We always need to view life’s critical issues through the lens of Scripture. The roots of antisemitism are ancient and have changed dramatically over the centuries. What started as Greek and Roman disdain morphed into theological anti-Judaism in the early and medieval church. It became racial antisemitism in the nineteenth century leading to the murder of more than six million Jewish people. At the time Adolf Hitler implemented his catastrophic “Final Solution,” antisemitism was primarily racial. If you had a Jewish mother or father, or even a Jewish grandparent, you were declared Jewish, placed in a concentration camp, and likely put to death.
But, if we pull back the curtains of time and history and consider the role God gave to the Jewish people in the redemption of the world, it becomes evident that the roots of antisemitism are spiritual and satanic. When God chose Abram to become the father of the Jewish people, the devil chose the Jewish people to be his perennial enemy (Genesis 12:1–3).
Throughout biblical history, we see attempt after attempt to destroy the Jewish people, which was predicted by the ancient Jewish prophets, especially Daniel. He envisioned the Jewish people’s oppression by Babylon, Medo-Persia, Greece, and Rome in the post-Old Testament period. The Bible never mentions the antisemitism-inspired activities of the Crusaders, the Russian and Ukrainian pogroms, or the Holocaust. The Bible also did not predict the attacks in Pittsburgh at the Tree of Life Synagogue on October 27, 2018, when eleven Jewish people were killed. Nor did it foresee the attack at the Chabad congregation in Poway, California, on April 27, 2019, when Lori Lynn Gilbert-Kaye was killed, and others shot, only for being Jewish.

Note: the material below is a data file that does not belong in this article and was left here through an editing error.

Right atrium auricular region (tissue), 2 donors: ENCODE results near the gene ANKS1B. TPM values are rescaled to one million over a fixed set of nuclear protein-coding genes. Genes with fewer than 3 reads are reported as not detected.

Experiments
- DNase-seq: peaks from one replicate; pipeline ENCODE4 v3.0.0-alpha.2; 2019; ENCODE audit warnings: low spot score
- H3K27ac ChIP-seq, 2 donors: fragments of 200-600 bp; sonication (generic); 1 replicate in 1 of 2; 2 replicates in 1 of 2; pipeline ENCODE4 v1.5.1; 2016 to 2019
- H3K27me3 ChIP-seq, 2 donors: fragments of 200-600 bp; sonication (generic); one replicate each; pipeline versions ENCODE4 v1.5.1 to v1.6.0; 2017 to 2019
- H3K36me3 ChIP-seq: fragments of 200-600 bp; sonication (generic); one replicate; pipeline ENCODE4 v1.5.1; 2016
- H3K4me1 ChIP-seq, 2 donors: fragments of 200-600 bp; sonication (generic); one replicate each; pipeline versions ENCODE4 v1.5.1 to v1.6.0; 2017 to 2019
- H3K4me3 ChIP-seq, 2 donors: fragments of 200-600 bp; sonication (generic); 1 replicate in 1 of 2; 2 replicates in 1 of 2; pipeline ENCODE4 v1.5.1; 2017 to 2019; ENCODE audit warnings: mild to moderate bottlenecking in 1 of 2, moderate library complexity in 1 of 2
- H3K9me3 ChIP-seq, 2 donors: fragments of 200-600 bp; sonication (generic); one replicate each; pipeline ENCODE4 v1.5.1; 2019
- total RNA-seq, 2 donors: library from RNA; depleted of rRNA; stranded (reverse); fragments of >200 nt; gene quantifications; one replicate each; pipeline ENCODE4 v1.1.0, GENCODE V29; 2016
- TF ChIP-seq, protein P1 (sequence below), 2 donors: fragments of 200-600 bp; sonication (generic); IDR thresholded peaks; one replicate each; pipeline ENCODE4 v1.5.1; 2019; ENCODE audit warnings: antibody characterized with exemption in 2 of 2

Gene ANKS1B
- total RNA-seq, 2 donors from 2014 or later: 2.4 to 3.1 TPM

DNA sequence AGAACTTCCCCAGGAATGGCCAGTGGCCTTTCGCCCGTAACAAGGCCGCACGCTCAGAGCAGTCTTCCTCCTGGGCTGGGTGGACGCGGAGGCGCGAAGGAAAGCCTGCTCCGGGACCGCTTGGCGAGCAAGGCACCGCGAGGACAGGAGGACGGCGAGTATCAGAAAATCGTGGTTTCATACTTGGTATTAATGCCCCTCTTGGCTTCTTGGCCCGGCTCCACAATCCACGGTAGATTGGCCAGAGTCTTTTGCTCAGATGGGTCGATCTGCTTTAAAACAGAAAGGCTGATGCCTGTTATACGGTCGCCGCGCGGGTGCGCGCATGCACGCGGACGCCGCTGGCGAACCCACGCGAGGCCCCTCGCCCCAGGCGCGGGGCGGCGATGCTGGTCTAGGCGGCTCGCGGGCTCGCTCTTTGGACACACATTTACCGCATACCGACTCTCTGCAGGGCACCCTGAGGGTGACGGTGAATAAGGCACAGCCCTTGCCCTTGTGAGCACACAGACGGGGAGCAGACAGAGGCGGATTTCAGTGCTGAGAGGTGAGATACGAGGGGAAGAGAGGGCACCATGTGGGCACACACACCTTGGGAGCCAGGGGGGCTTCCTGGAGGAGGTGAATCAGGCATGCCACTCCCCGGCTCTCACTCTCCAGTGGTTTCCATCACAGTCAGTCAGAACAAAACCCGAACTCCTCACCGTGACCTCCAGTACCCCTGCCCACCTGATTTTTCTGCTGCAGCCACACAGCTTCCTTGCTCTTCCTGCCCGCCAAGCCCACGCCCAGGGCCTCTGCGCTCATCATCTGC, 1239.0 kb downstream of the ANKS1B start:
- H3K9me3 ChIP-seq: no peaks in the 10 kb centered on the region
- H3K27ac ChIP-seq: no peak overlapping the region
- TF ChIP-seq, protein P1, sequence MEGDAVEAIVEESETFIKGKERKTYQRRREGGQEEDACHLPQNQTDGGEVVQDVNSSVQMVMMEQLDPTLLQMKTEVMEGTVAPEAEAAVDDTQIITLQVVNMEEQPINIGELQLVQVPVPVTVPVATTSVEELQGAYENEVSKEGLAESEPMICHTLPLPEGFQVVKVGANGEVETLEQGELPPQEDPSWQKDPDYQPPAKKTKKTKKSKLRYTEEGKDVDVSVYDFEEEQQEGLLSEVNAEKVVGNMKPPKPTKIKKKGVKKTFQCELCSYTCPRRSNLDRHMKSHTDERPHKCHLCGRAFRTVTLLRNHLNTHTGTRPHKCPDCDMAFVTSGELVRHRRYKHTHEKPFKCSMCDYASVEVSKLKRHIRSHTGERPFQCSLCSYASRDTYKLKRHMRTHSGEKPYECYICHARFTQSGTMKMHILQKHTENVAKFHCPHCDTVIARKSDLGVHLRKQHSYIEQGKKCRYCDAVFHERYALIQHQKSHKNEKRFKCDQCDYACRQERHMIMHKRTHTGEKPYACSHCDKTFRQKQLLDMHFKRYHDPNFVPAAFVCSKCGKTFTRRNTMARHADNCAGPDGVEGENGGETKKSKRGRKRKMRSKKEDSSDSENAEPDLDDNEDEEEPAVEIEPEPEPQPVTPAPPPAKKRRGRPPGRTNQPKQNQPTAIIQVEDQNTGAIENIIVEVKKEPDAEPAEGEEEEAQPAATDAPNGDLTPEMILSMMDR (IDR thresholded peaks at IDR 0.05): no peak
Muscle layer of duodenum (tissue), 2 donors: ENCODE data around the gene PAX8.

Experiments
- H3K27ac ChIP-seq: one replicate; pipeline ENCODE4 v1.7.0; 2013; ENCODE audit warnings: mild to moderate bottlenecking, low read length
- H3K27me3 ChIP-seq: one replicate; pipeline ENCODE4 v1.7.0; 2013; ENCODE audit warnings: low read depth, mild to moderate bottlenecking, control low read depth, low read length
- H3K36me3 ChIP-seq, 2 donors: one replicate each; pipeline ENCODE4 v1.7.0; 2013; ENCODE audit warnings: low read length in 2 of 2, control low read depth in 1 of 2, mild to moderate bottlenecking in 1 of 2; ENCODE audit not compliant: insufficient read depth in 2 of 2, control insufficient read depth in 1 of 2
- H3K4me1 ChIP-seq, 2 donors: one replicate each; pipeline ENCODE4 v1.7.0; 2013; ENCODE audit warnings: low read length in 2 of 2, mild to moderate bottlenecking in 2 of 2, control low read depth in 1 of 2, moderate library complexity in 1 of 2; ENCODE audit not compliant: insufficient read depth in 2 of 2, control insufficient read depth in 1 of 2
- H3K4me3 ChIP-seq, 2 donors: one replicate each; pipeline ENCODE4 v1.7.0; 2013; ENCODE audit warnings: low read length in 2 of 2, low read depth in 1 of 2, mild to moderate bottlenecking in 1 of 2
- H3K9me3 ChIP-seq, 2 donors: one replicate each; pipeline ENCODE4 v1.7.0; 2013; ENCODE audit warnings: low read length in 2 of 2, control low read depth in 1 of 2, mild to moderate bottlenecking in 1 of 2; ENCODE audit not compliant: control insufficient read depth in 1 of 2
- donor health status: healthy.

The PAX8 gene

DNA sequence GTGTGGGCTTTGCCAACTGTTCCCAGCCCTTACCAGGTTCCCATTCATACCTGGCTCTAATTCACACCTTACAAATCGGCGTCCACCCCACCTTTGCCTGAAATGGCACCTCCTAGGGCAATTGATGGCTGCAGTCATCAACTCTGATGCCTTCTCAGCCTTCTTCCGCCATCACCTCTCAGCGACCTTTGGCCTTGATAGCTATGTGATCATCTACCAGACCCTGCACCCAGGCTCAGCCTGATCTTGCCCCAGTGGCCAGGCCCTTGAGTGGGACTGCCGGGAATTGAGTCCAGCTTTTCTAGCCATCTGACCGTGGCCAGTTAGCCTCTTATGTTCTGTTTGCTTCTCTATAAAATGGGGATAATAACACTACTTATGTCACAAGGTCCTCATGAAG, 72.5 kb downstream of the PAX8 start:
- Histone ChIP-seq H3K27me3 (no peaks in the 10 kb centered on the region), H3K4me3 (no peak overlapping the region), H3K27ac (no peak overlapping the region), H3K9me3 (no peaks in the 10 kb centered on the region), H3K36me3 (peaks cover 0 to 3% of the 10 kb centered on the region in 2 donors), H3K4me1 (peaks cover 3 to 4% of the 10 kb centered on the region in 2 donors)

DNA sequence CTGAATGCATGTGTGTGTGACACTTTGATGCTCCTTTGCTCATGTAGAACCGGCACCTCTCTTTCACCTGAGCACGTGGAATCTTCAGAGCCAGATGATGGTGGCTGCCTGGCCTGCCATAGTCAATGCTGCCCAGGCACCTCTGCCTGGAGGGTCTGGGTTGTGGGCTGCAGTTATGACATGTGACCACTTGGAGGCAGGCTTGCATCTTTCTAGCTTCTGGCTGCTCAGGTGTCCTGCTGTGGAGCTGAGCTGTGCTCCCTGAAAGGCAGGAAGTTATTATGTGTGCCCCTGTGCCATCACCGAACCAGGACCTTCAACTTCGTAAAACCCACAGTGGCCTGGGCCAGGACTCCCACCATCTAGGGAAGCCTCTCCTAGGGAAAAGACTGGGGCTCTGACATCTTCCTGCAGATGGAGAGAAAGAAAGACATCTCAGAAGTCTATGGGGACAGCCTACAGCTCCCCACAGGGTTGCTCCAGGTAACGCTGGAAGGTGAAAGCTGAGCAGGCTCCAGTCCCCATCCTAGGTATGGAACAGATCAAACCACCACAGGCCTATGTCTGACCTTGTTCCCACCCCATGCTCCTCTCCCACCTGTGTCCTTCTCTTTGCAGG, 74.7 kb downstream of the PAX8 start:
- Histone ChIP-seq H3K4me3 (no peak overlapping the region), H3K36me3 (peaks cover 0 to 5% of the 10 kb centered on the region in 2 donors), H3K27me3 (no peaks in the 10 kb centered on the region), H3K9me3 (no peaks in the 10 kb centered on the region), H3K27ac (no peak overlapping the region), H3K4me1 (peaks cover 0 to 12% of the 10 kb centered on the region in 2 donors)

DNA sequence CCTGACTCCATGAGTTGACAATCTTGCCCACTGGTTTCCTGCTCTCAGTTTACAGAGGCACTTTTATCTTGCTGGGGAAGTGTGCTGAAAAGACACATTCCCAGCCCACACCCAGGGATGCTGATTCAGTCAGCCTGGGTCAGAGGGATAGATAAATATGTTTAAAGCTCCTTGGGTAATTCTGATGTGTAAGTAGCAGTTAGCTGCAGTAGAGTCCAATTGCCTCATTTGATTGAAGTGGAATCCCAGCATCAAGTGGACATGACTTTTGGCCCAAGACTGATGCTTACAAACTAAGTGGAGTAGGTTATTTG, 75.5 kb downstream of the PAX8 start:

The reasons for hating the Jewish people have changed over time, but the source remains the same. The devil is not all-knowing like God, but he truly believes he can thwart God’s plan. That is why he has focused on destroying the Jewish people throughout the ages. Satan hates the Jewish people because he knows that it was through the Jewish people the Lord revealed Himself through the Scriptures. At the right moment in history, God unveiled Himself through His Son by choosing a young Jewish virgin to give birth to the Jewish Messiah (Isaiah 7:14)!
God is not finished with His chosen people. There is so much more to come! One day, the Jewish people whom God promised to preserve—will repent, recognize Jesus as Messiah, and the Lord will return and establish His Messianic kingdom on earth (Romans 11:25–29).
Antisemitism is satanic. A good friend of mine once said, “We need to love what the devil hates!” As followers of the Jewish Messiah, we have a holy duty to bless the Jewish people, which fulfills His sacred purposes and demonstrates our loyalty to the One who chose the Jewish people for His divine purposes.